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USAF 'Operation Genocide' [boardwalk]

USAF 'Operation Genocide'. psyops - 85th post - 9 Nov 2004 10:53
In view of the huge number of civillian deaths in Iraq, many of which are due to an insane strategy of bombing built-up areas from the air, I would suggest that the codename 'Operation Genocide' would be more appropriate to describe U.S military operations in Iraq. As a strategy... it isn't working... hence the need to send thousands of ground troops into Falluja. [reply] [Complain about this post]

re: USAF 'Operation Genocide'. pilferer - 467th post - 9 Nov 2004 11:27
Thousands of ground troops wiull be sent into Falluja. Oh I get it. You think terrorist positions shouldn't be attacked from the air, so that those thousands of ground troops can all be picked of by roadside bombs, booby traps and sniper fire. [reply] [Complain about this post]

re: USAF 'Operation Genocide'. Little Richardjohn - 309th post - 9 Nov 2004 11:36
Er no. He thinks that thousands of civilians shouldn't be slaughtered from the safety of 10,000ft to perpetuate the economic and political ambitions of a billionaire mass-murderer and his billionaire pals.

And I suspect he also believes that you don't cure appendicitis with morphine.

That even if you manage to kill and parade the bodies of a few over-enthuisiastic teenage lads trying to impress their fathers, you cannot destroy native resistance with bombs. Especially when the opposition is armed with anything more than bows and arrows. The North-West Frontier and Khartoum proved that.

So the effect of your lovely murder bombs is to make more terrorists and more American deaths, I'm afraid. So don't pretend to be the Squaddies' Pal. You are his worst enemy. [reply] [Complain about this post]

re: USAF 'Operation Genocide'. Glendower - 104th post - 9 Nov 2004 13:29
'He thinks that thousands of civilians shouldn't be slaughtered from the safety of 10,000ft to perpetuate the economic and political ambitions of a billionaire mass-murderer and his billionaire pals...'
Well said Little Richard and exactly the reason we invaded Iraq as I recall, I agree entirely with your description of Saddam...more please, we look forward to your description of Al Zaqawi and Bin Laden! [reply] [Complain about this post]

re: USAF 'Operation Genocide'. Little Richardjohn - 318th post - 9 Nov 2004 13:49
Nice device, but not a little bit clunky. Nevertheless, what's your point?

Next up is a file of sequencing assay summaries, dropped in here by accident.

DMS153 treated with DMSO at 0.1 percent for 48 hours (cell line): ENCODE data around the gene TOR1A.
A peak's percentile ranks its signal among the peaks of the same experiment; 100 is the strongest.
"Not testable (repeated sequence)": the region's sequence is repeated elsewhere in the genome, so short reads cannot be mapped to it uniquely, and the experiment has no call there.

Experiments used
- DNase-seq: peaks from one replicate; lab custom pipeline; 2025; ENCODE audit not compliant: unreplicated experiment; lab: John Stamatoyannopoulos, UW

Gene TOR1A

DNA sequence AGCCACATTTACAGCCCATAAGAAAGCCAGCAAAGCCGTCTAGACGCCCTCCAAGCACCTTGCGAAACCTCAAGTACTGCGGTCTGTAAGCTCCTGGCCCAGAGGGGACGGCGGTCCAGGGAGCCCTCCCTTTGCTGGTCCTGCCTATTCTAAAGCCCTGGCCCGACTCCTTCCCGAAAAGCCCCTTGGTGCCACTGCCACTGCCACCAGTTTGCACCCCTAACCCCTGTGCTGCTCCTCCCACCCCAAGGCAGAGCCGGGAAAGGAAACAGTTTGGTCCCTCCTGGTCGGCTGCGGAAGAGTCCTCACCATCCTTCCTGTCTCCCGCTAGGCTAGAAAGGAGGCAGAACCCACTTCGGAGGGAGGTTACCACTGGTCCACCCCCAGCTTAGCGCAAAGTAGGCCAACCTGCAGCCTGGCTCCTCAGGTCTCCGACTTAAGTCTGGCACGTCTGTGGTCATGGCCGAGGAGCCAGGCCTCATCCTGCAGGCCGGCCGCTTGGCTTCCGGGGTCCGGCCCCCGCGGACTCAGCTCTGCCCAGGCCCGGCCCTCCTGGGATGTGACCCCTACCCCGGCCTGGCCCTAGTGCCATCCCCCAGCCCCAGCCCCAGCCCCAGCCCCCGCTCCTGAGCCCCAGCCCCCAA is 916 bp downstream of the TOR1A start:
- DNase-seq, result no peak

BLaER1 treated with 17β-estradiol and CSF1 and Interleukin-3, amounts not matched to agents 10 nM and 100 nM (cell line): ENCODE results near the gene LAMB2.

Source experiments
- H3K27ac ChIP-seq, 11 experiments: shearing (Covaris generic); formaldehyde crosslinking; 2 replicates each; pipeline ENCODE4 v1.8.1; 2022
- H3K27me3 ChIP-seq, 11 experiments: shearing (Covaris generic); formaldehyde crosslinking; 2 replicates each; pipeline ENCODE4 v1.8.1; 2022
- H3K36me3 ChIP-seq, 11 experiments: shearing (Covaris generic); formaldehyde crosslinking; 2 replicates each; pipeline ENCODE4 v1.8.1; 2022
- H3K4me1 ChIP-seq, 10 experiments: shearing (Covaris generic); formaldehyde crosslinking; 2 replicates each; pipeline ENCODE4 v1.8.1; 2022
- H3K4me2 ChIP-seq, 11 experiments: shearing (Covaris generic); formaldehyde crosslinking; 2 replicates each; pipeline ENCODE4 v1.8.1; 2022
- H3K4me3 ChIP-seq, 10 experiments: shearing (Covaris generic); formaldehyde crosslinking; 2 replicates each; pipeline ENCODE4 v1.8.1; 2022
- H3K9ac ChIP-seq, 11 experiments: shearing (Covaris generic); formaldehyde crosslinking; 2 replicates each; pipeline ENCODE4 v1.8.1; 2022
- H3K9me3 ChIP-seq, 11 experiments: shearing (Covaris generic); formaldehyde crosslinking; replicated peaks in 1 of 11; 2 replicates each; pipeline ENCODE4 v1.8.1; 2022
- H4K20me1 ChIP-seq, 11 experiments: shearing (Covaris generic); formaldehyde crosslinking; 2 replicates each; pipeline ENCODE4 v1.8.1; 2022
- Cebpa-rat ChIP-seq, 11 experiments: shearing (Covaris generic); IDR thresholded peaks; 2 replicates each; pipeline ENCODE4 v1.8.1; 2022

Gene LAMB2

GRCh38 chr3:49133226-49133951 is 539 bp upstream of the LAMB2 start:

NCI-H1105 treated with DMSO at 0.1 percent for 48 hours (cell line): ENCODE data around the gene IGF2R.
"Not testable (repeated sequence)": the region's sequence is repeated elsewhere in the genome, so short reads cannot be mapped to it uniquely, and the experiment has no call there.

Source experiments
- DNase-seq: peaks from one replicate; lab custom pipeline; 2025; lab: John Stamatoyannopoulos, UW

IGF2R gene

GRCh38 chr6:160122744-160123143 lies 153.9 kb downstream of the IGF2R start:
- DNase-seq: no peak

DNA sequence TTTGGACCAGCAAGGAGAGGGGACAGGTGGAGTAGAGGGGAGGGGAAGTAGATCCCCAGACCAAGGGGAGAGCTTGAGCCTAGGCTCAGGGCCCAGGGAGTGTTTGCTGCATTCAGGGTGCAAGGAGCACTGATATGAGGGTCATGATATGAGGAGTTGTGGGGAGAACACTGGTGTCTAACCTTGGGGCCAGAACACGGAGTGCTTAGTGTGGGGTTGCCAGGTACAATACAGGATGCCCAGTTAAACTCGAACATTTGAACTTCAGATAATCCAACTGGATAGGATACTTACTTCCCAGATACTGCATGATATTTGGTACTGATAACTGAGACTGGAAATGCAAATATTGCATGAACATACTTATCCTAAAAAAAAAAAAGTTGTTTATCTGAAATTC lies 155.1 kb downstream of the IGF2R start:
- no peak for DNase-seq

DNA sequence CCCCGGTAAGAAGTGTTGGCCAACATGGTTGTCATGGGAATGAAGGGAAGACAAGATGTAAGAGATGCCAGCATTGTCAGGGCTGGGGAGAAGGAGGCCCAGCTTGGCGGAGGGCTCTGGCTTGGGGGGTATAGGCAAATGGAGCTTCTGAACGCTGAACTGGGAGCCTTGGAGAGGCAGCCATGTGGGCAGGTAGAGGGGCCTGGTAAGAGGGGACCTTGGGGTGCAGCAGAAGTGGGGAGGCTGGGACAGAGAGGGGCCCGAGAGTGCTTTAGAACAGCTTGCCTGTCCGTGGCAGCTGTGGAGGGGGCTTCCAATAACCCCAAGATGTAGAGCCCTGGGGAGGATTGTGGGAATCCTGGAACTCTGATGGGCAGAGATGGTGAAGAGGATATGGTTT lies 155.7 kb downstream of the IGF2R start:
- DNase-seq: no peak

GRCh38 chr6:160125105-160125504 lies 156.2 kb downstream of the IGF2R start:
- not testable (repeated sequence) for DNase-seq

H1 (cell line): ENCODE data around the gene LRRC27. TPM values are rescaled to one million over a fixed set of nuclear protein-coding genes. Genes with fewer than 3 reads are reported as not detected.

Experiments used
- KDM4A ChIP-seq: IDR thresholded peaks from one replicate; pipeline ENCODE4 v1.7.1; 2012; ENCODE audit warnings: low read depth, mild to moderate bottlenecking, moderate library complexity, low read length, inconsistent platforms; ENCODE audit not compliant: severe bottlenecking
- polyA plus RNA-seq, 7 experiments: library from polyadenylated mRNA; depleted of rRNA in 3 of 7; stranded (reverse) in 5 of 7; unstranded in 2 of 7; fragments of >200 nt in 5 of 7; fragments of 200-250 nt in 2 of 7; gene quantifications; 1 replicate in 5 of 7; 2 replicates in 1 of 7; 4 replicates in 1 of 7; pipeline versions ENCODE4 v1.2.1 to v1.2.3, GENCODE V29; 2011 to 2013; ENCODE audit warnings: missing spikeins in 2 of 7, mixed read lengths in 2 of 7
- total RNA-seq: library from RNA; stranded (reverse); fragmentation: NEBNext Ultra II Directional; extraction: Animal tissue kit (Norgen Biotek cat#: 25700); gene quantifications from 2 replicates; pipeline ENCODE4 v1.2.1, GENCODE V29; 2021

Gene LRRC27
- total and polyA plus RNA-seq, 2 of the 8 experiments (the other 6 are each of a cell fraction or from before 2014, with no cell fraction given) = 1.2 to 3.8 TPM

Iraq was invaded and thousands of people killed to help Sonofabush, we're agreed on that.

Its also ridiculously clear that it also gave Bin Laden a huge boost, elevating him to guru status overnight and providing his constituency with a practical expression for the skills they learned in Afghanistan. Iraq is tempering the military wing of the AQ war machine and distracting us from the much more dangerous operational global force which is not hierarchical, not organised and not penetrable by our current intelligence methods.

So what use is it saying that their all villains?

We know that. We also know that fighting this with guns, and in Iraq of all places, is the worst possible strategy.

It is attractive to some because they like the idea of people being killed, or because they haven't yet grown out of the needs for the 'action-at-a-distance' kick which guns and the thought of guns gives the pubescent boy. But anyone who still believes in rational cause and effect doesn't need too much time to dismiss it as mumbo-jumbo. [reply] [Complain about this post]

re: USAF 'Operation Genocide'. Glendower - 105th post - 9 Nov 2004 14:20
Mumbo Jumbo is a good word for this diatribe, and I fear that nothing is 'ridiculously clear' to you. For the record I agree with you on 'Iraq was invaded and thousands have been killed' that and nothing else.
I have many 'points' as a matter of fact, but to keep life simple for you let me mention one, and I will try (with no hope of success I will concede) to persuade you that you are addressing the wrong 'enemy'.

I'm no great lover of Bush or global capitalism, though I am part of it like you, and like you a beneficiary of it. I am very much aware however that the personal fate of Bush is neither here nor there, no doubt he is interested in his own well-being and his ego drives him to establish 'a place in the history books' but he is only the instrument of a system and so to attempt to 'Blame' Bush for anything is to indulge in unintelligent, uninformed and ultimately empty comment.

I can't say for sure but if I got £1 for every time you'd said ...'The world is a more dangerous place because we invaded Iraq..' in the last 12 months I'd be doing OK wouldn't I? My 'Point' to you is how can we say? who can tell how things would have turned out by leaving Saddam and his cohorts in place. I can easily imagine a scenario where we did not invade and I would be having a debate with you on this MB about how much safer the world would have been if we HAD invaded.

What I would like is some reasoned argument from you as to how Regional stability and a contibution to world peace has emerged from an Iraq where you have got what you wanted, we did not invade and Saddam was left in place, the UN continues to deal in 'harsh words' about the regime, but in principle Saddam has now had 18months to get on with revitalizing his weapons plans? Tell us how such a scenario improves our security?